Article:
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Unarguably, America has the best idea of National Parks. More than 300 million people visit them every year, pouring over $35 billion into the national economy. Many parks offer free entrance days and if you want to go all out, a $80 annual pass will comfortably get you an unlimited access to all the national parks for the entire year. With so much beauty to behold, it’s tough to choose which natural wonder to visit first.
It’s one of the newer additions to the national park roster. Formerly known as the Jefferson National Expansion Memorial, it represents an incredible modernization of St. Louis that blends the urban world with the natural. Its museum records the region’s history of slavery and westward expansion.
At 33,000 acres, there is some very nice-looking nature here. Few of them being the superfund sites like waterfalls, caves, forests, interesting rock formations, plus hiking, biking and horseback riding trails. Brandywine Falls is a especially gorgeous spot. You can also canoe and kayak on the Cuyahoga River.
Capped off by glaciers, the park is an iconic backdrop in the Seattle skyline. The hiking options on this 14,410-foot peak are so challenging and diverse that aspiring Everest-climbers use them for training. But you don’t have to gear up for something quite so involved as you get to witness some of the really spectacular wildflowers in summer itself.
A fun and overlooked feature of the reef is that it contains orchards where, during the appropriate season, you can go and harvest fruit. Not only can you hike up to Cassidy Arch, one of the park’s more recognizable features, but also rappel down. The International Dark Sky Association designated it a “Gold Tier” Dark Sky Park, which means good views and little light pollution.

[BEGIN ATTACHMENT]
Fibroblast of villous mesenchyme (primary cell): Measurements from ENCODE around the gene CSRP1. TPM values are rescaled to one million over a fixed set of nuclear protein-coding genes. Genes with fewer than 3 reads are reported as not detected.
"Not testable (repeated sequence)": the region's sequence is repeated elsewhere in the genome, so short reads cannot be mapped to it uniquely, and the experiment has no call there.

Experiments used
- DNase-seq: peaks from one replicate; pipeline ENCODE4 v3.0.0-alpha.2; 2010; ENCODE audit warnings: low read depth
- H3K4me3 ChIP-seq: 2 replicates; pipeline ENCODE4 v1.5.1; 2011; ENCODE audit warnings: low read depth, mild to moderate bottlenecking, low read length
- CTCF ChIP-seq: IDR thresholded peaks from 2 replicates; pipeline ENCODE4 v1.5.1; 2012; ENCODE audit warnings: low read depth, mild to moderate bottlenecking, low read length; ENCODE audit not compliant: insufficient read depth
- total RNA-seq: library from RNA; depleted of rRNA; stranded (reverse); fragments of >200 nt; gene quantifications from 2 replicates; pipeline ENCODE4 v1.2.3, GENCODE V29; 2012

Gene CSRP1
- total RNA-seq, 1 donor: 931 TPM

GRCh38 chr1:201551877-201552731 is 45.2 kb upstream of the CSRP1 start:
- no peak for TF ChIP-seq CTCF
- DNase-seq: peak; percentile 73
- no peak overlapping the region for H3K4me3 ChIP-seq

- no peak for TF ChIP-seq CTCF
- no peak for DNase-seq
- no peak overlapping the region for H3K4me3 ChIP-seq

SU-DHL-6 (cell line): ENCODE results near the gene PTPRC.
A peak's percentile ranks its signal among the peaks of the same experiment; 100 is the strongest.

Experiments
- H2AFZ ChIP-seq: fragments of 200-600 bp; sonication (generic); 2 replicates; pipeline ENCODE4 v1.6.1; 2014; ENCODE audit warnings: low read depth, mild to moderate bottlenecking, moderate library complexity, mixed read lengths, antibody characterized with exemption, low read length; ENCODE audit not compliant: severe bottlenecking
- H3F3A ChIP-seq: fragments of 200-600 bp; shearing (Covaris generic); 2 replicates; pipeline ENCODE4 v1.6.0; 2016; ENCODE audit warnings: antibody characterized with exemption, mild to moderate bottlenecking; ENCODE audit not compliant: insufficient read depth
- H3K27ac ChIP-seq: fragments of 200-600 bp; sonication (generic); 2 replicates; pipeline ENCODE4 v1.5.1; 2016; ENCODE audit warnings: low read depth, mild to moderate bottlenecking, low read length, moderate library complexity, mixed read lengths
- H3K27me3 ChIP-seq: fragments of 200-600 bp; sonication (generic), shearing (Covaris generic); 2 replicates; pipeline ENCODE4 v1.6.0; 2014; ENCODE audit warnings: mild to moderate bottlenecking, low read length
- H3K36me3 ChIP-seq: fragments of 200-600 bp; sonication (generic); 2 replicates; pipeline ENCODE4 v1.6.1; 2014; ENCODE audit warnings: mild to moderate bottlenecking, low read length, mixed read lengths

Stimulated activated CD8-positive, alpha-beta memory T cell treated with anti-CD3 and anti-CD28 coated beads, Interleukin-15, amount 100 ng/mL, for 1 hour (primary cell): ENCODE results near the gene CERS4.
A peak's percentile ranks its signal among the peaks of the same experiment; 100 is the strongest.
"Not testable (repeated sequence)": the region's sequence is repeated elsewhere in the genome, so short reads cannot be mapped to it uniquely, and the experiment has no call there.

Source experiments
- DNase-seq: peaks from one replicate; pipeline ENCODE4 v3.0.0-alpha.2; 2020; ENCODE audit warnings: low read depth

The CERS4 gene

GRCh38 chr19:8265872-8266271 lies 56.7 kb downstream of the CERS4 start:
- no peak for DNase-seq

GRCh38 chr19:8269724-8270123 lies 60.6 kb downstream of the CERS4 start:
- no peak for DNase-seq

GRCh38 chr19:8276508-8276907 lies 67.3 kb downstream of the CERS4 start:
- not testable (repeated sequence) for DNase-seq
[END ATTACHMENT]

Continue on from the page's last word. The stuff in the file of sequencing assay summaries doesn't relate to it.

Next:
A former park ranger here holds the world record for being struck seven times by the lightning. There are some fantastic waterfall hikes in this park, and the Skyline Drive – a 105-mile stretch of road wending its way over the Blue Ridge Mountains – is as good a scenic drive as it gets.
If you’re the sort of person who enjoys the prospect of climbing into an active volcano, then Haleakala certainly checks a box that other national parks do not. There are also bamboo forests and gorgeous freshwater pools, though swimming is unfortunately not recommended. Haleakala also enjoys the distinction of having more endangered species there than any other national park in America.
Smallish, urbanist, but still pretty cool site predates Yellowstone, which is widely credited as the oldest national park. And while you can’t bathe in the purportedly healing waters of the eponymous hot springs, you can and should bathe at various establishments on the nearby Bathhouse Row. Its more urban components also make it one of the most accessible national parks.
These are few of the America’s wildest places which provides kaleidoscopic panoramas at every turn. Travelers can marvel the views as they trek from one peak to another. They serve as a beacon for adventurers in the Northern Hemisphere. Majority of them have been designated as UNESCO World Heritage Sites. With more than 2.7 million acres of land to explore in almost each of them, travelers are sure to spot animals ranging from caribou to wolverine to moose. No matter what the season is, there’s always a reason to visit any of these do-not-miss items when you visit USA. Thus, don’t wait and dive into the beauty of the views!